Running a business with your significant other creates an incredible sense of teamwork and togetherness that many couples don't get to experience. But don't let anyone fool you: working with your spouse is like riding a roller coaster. It's not for the faint of heart.
My husband and I launched our first business right out of law school. We were young, broke and very, very hungry for success. This was 1997 when the Internet was still in its infancy and full of promises. Phil had an idea for a business, and we jumped on it. We just kept moving forward without pausing to plan or think long term. We certainly didn't sit down and discuss who was responsible for what.
The business took off, but we were lucky our marriage survived. Without any kind of formal structure, we were constantly stepping on each other's toes.
When you are running a business with someone you're incredibly close to personally - be it a husband, significant other, child, parent, friend, or sibling - you're more likely to give unsolicited advice or pop your head into their office when they're in a meeting. You're also intimately familiar with each other's strengths and weaknesses - this means you'll probably be quicker to preach, doubt and judge.
I learned all this the hard way when I took it upon myself to meet with Phil's team and ask them to bring one of my ideas to fruition. I was impatient with Phil's long-term, big-picture planning and wanted things done fast. Phil felt disrespected that I intervened with his team and believed that my request would end up adding more time and money to the project in the long run. Needless to say, it was a tense time at the home and office.
Fast forward more than a decade later. We had sold that original company to Intuit and were ready to start anew with another business. This time around, we were older, wiser, and had the benefit of multiple years of couples' therapy under our belts. In particular, we knew that if we wanted to run a business together, we needed to be on equal footing with full autonomy in our defined roles.
Since Phil and I are virtually polar opposites, it was relatively easy to divvy up company roles. Phil is creative, tech-savvy and a visionary, but his sparks of inspiration don't always conform to the traditional office schedule. I, on the other hand, am a creature of routine and habit. Phil can have a great idea, but I'm typically the one responsible for executing on that idea and getting things done on time.
We sat down and honestly and openly discussed our strengths and weaknesses. These aren't the easiest conversations to have, but they're necessary. At the end, we made Phil responsible for web development, product development, and advertising. I'm in charge of general operations, customer service, and inside sales.
Defining roles is the easy part. It's much more difficult to hold up your end of the bargain to stay within your own lane and not get involved with your partner's department, employees, or decisions unless asked.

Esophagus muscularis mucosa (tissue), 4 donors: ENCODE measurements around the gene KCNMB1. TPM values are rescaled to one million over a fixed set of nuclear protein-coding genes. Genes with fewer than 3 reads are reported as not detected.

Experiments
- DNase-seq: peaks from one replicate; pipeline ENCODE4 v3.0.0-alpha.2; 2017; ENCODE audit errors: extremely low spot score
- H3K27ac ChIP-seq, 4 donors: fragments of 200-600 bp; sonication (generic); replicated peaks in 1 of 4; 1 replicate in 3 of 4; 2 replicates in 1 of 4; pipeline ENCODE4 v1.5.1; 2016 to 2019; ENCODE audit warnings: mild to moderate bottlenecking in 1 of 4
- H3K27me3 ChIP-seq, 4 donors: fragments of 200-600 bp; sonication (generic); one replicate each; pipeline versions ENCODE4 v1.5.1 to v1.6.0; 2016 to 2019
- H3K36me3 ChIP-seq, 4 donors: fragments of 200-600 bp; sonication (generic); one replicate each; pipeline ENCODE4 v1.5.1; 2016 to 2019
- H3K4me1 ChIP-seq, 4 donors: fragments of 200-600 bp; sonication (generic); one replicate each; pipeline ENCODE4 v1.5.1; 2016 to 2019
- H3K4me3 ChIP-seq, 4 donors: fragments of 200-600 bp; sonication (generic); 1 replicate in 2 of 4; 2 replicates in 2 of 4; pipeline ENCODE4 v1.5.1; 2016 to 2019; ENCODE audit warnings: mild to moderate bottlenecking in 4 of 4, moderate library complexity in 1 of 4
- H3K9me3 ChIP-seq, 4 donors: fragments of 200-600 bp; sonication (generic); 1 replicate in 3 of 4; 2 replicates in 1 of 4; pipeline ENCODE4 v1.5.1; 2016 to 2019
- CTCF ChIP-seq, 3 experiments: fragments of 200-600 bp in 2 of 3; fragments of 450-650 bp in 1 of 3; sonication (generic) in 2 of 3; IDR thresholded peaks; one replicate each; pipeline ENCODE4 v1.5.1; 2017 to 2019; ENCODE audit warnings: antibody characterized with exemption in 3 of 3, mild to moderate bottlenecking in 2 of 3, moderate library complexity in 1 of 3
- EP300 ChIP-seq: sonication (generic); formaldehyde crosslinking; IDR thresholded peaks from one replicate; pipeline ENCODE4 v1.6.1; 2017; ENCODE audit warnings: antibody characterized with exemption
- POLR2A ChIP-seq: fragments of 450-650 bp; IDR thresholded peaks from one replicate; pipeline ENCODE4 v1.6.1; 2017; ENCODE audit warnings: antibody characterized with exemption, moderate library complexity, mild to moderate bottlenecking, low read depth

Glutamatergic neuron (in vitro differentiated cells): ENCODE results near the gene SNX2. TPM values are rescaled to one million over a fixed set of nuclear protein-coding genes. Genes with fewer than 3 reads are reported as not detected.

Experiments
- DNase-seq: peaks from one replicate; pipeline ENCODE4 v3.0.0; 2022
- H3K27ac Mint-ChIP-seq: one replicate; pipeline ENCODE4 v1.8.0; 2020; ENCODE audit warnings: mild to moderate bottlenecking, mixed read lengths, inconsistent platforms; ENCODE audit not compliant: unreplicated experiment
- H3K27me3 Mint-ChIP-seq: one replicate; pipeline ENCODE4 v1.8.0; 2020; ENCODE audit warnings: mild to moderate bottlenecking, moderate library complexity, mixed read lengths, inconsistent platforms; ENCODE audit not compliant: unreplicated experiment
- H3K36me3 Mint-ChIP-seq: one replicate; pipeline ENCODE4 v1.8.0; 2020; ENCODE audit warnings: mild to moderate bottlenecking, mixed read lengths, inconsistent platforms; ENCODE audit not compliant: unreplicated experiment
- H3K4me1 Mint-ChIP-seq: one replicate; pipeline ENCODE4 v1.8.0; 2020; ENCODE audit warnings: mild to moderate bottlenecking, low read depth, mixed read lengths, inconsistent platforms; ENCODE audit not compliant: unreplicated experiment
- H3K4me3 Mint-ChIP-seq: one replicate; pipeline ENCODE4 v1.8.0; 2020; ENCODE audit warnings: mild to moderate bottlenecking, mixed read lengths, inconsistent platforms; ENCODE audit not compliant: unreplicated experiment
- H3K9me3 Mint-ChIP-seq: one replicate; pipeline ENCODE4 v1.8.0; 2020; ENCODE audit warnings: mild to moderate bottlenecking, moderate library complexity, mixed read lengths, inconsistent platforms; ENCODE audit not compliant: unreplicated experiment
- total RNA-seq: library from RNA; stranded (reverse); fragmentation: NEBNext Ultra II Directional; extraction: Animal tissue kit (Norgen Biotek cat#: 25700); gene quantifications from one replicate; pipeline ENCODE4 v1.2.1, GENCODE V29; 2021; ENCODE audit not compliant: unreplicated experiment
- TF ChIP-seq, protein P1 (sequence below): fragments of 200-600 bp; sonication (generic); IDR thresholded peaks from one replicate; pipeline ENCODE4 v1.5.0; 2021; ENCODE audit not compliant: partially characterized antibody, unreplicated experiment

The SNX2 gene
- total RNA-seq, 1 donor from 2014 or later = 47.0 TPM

The bottom line is no two people will ever agree on anything, no matter how compatible they may be. It's hard to resist the urge to jump in when you're dead certain that your spouse is wrong and about to fall flat on his (or her) face. But here's the key: a business can survive missteps. Mistakes can be corrected. It's the second-guessing and ensuing resentment that can bring everything down.
In addition, it's important to recognize that resentment can spawn from company titles, particularly when one spouse or partner is CEO. I've been on both ends of the issue, since Phil was CEO of the first company and I'm now CEO of the second.
However, a title is just a few words or letters. My being CEO doesn't make me any more important to the business than Phil. And my meeting doesn't necessarily trump Phil's meeting when it comes to balancing who picks up the kids, etc.
In addition, when husband and wife (or two significant others) found the company together, it's pretty rare that the "CEO" pulls rank and makes a unilateral decision on an important matter. There have been several times when Phil and I don't see eye to eye, and I'd love to pull out my CEO card, but that's just not the way it can work. We started the business together, so we both need to be involved in making the major decisions that impact the business' future together.
The most important thing for us to keep in mind is that our marriage and four children always come first, no matter what's happening in the business. While we have been able to work together over the years, we know that if we hit a major stumbling block down the road, the priority will always be to protect our marriage.
While it hasn't been an easy ride, I would not want it any other way. By working together and working through these issues together, it has made us a stronger couple with a stronger healthier marriage.